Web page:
Most people use math to do everyday things, like balancing their budget, designing gym workouts, or building bridges. But for many mathematicians, the beauty of mathematics outweighs its practical uses. For those who work in pure mathematics, this is considered an art form. The fields of number theory, knot theory, and group theory each contain unexplored worlds of possibility. For Emeritus Professor Jerry Johnson, the beauty of math is its main attraction.

“Almost all the math a person does has potential for use at some point, although you may have no idea what it’s going to be,” Johnson said. “People like me do math just for fun.”

“If you can imagine yourself as an explorer walking to the South Pole for the first time, excited about what you’re going to find there, that’s it.”

Srinivasa Ramanujan, a famous Indian mathematician, was a number theorist whose work, although he never knew it, would be relevant to the mathematics of black hole formation. But Ramanujan wasn’t doing the math to learn more about black holes. He did math to do math, like many mathematicians in the College of Science, including Johnson.

“A lot of the math we do isn’t applied math, it’s for its own good,” Johnson said. “It’s almost like philosophy. It’s not necessarily applicable to anything, it’s just beautiful and creative and neat and you love doing it.

Mathematician GH Hardy, who brought Ramanujan to Trinity College, Cambridge from India, was “absolutely opposed to any application of mathematics”, Johnson said. Hardy was also a number theorist. “He thought mathematics was all pure beauty and creativity and it would appall him to think there were applications.” Ironically, Internet encryption relies on number theory theorems. Without these theorems, online shopping would not be possible. “We’ve always joked that if Hardy were alive today, he’d cringe at the thought of his fine number theory being used for internet transactions,” Johnson said.

“The main motivation is just to explore these forms of beauty in the abstract,” said math professor Stanislav Jabuka.

Associate Professor of Pure Mathematics Ed Keppelmann agrees.

“Mathematical problem solving has become the mainstay of my life,” Keppelmann said. “We’re trying to show that there’s more to math than routine worksheets.” Keppelmann is part of the Nevada Mathematics Project, which aims to improve math and science education for children in Nevada.

Keppelmann hopes to inspire a certain sense of admiration in his math students, whether they are in elementary school or college. Mathematics hides in art. The reason National Geographic and Twitter logos are attractive is that they follow the rules of the golden ratio. The poetry is written in iambic pentameter, which gives a beautiful cadence to the poem. Mathematics hides in the fractals of nature like the deltas of rivers or the veins of a leaf.

As technology improves and brings quantum computing closer to reality, Keppelmann notes that computers are increasingly becoming an integral part of pure mathematics for proving theorems.

“We assume something works a certain way. We have computers doing the calculations,” Keppelmann said. But he points out that there are some things computers can’t do, like forming an idea that leads to a hypothesis. “Computers don’t think like that.” It takes a mind to formulate an idea out of thin air, to find the math in nature or the laws of physics or a pattern.

Mathematics also appears in philosophy. A notable example that Keppelmann gave was Gödel’s famous theorem which states that in any system where a set of truths is identified, there will always be truths that exist but cannot be proven.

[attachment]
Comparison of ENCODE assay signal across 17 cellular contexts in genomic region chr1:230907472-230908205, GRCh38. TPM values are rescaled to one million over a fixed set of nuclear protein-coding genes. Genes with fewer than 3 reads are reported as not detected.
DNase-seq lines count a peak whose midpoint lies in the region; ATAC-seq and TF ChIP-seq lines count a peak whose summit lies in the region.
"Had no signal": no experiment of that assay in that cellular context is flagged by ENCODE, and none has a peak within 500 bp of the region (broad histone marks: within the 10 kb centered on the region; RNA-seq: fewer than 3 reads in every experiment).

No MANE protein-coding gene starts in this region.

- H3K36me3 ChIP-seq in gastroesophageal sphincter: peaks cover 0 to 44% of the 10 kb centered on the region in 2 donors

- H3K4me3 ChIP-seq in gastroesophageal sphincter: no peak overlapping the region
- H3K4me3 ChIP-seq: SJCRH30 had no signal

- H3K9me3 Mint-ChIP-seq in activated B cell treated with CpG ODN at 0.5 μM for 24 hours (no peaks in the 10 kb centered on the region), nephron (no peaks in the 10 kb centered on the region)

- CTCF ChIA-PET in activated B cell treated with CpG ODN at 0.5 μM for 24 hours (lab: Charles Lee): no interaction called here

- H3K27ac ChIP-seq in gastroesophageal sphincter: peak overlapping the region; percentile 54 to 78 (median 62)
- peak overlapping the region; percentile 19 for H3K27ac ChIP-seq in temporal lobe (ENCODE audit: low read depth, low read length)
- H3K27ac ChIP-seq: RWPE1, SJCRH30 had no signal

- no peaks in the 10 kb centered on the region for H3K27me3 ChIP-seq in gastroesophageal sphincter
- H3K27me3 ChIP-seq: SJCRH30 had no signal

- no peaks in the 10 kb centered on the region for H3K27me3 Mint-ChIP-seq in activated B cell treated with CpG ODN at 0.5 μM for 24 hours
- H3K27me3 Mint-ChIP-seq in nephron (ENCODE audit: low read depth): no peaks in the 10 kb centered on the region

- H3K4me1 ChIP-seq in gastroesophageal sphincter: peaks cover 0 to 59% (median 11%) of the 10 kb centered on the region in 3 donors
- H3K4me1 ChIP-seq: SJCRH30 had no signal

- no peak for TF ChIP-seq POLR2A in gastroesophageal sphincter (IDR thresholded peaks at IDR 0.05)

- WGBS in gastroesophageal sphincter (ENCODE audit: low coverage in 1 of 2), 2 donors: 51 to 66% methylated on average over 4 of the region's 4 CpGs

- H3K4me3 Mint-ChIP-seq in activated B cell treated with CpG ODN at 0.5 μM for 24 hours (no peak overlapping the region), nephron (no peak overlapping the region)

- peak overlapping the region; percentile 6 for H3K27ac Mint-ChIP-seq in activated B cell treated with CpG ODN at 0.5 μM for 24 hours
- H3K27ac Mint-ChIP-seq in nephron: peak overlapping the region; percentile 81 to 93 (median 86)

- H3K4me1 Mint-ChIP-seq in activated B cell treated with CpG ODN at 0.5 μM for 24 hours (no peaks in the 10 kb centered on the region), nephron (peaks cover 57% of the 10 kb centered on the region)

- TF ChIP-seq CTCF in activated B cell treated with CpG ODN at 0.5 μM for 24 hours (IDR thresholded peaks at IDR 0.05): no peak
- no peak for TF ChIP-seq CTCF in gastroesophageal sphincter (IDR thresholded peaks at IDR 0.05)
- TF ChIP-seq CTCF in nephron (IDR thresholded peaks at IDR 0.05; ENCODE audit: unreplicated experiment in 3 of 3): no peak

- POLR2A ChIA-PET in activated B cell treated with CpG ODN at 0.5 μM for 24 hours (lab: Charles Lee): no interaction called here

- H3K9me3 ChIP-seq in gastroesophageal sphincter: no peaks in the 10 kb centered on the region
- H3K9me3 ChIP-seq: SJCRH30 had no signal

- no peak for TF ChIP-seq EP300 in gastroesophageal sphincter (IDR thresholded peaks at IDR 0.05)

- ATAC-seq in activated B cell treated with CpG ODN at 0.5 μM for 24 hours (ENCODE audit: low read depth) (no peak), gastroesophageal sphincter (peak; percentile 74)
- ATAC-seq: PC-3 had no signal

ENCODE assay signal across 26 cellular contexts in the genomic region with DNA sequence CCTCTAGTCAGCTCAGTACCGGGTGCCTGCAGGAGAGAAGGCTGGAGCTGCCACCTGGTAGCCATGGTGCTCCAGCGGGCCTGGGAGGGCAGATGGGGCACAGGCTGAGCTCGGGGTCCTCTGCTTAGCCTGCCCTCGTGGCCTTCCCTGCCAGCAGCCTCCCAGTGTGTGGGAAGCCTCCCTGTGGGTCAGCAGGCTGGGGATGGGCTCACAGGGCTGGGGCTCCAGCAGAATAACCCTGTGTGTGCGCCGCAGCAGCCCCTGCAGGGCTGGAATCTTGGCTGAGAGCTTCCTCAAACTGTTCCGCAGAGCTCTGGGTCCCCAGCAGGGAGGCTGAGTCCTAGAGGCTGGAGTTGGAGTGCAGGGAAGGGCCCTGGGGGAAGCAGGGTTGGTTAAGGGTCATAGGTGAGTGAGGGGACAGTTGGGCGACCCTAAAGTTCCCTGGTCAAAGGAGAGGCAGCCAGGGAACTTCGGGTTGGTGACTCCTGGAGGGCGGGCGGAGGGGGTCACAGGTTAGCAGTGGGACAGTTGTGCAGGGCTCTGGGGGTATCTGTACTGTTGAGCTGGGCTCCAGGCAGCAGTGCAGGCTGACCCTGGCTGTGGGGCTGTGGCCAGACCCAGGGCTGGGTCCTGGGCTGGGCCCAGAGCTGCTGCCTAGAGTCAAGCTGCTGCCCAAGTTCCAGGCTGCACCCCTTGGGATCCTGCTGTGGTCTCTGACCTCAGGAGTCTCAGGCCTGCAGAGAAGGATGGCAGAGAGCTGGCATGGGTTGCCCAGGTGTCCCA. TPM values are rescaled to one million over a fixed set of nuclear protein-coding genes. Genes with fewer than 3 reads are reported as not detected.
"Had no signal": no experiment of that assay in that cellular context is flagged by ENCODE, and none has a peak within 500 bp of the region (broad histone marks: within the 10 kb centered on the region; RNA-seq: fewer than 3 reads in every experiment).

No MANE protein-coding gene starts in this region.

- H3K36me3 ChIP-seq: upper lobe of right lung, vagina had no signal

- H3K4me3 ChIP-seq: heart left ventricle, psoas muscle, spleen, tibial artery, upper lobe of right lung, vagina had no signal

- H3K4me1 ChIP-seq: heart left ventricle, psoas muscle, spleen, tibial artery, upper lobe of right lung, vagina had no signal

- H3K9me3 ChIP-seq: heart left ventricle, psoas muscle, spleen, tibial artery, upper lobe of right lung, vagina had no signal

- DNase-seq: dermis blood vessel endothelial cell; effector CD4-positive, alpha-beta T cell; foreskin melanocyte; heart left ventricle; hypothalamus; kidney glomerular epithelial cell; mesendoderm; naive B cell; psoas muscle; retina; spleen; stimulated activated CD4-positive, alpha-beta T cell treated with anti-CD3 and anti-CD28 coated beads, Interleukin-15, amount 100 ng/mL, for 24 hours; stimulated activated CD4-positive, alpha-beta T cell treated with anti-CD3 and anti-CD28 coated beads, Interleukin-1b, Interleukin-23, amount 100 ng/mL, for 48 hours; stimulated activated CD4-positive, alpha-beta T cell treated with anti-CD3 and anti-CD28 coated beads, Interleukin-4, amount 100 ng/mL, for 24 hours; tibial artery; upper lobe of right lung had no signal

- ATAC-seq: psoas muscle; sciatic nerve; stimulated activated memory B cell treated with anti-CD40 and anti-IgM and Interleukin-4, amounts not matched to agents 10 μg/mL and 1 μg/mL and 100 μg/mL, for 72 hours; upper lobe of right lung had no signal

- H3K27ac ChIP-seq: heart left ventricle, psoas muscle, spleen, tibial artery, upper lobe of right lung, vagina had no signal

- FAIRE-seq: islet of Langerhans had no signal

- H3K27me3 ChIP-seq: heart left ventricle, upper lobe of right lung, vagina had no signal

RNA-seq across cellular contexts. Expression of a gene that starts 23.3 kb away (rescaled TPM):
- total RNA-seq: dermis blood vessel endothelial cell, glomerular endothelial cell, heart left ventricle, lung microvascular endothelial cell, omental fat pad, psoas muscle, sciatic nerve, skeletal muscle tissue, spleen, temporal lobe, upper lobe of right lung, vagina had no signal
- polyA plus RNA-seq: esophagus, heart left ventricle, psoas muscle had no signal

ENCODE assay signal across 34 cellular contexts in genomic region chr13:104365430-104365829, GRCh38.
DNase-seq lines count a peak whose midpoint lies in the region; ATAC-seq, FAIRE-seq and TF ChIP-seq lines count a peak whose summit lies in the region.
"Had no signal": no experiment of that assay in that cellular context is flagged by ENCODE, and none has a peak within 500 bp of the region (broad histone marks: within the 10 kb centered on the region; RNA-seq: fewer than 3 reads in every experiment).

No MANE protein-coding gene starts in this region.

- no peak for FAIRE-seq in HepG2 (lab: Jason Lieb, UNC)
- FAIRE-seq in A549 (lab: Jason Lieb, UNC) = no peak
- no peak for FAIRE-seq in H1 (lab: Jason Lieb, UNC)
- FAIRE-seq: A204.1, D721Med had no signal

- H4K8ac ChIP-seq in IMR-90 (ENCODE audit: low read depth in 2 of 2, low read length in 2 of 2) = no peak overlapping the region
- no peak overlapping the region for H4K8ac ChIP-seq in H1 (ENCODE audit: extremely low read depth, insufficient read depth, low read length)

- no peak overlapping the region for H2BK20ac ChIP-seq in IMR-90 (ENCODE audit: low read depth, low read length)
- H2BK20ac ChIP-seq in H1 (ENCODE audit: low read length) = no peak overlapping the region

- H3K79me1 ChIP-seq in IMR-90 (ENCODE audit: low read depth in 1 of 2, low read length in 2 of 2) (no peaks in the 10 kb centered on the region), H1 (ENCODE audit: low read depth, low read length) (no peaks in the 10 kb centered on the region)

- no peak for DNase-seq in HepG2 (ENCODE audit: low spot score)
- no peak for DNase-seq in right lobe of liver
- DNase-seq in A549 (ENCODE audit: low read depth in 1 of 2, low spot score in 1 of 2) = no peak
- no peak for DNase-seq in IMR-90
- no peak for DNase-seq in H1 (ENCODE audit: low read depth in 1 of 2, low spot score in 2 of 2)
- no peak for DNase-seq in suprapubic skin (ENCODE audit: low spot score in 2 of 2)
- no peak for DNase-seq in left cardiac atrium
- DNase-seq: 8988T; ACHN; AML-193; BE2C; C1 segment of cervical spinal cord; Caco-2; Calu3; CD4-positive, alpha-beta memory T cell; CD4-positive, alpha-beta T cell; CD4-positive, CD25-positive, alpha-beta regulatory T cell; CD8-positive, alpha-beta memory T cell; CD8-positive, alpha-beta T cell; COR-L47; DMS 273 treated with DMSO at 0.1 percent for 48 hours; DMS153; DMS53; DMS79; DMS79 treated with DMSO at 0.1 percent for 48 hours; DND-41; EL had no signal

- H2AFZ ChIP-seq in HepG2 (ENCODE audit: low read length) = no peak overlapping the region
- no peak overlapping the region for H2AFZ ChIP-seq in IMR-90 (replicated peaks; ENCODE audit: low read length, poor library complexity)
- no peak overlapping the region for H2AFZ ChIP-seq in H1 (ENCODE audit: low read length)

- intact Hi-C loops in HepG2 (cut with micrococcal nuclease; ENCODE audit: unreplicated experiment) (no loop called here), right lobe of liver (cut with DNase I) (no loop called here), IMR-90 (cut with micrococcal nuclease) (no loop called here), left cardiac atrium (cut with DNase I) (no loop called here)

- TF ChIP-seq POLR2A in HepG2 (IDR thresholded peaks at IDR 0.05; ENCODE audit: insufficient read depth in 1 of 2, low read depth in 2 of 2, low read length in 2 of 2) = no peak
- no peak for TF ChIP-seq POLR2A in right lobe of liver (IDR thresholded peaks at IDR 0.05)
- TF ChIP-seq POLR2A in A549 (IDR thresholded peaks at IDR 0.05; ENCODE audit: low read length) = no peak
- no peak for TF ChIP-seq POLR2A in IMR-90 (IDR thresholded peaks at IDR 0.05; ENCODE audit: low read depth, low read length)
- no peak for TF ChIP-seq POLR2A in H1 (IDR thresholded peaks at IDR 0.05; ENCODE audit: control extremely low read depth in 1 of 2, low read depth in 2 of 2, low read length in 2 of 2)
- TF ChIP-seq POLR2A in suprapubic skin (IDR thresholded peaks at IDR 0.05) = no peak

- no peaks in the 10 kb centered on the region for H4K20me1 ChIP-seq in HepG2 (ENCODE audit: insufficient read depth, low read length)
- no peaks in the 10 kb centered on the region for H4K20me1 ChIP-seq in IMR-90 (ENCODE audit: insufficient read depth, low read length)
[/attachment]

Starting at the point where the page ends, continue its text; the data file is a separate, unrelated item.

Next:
Johnson said once you find an answer to a math problem, it usually leads to even more questions. “It’s like science that way.”

Mathematics is unique among the sciences in that its theorems can be proven. In other scientific disciplines, a hypothesis cannot be proven but can be strongly supported. Mathematics has rules that must be followed. And these proven theorems that mathematicians come up with, which can take centuries to solve, have been there all along.

“The math was there, waiting for someone to need it,” Keppelmann said. Waiting for a mind to pop the idea out of nowhere.

“If you can imagine yourself as an explorer walking to the South Pole for the first time, excited about what you’re going to find there, that’s it,” Jabuka said. “Some of these spaces, nobody’s looked at them before. You can look at them and say, ‘Oh, look at this wonderful property that I discovered that we didn’t know this space could have. It happens again.

Johnson differs from Hardy in recognizing the practicality of numbers.

“There are apps,” Johnson said. “Several faculty members in the department are applied mathematicians. They are interested in mathematics that applies to something in the real world. I can see both sides of it.

One such applied mathematician is associate professor of mathematics Paul Hurtado, who uses statistics and other processes to analyze patterns of ecology. He said the beauty of applied math becomes evident when he develops models, and sometimes the beautiful parts are in what he lacks.

“Sometimes it’s very enlightening not because you discover this wonderful, beautiful new thing, but you discover this void of knowledge that no one else has recognized as important, and it gives you something to fill” , Hurtado said. He also mentions that art benefits greatly from creativity, but creativity is not limited to art.

“The same way that once you know how to sculpt or paint, once you know the basics of math, you can do creative things with it,” Hurtado said.

Mathematics is often found in art, but many mathematicians believe that the math itself is art, the formulas are elegant, and the graphs are beautiful.

“You find these issues to work on and they become fascinating,” Johnson said. “You want to solve problems for themselves and so you can share it with your colleagues.”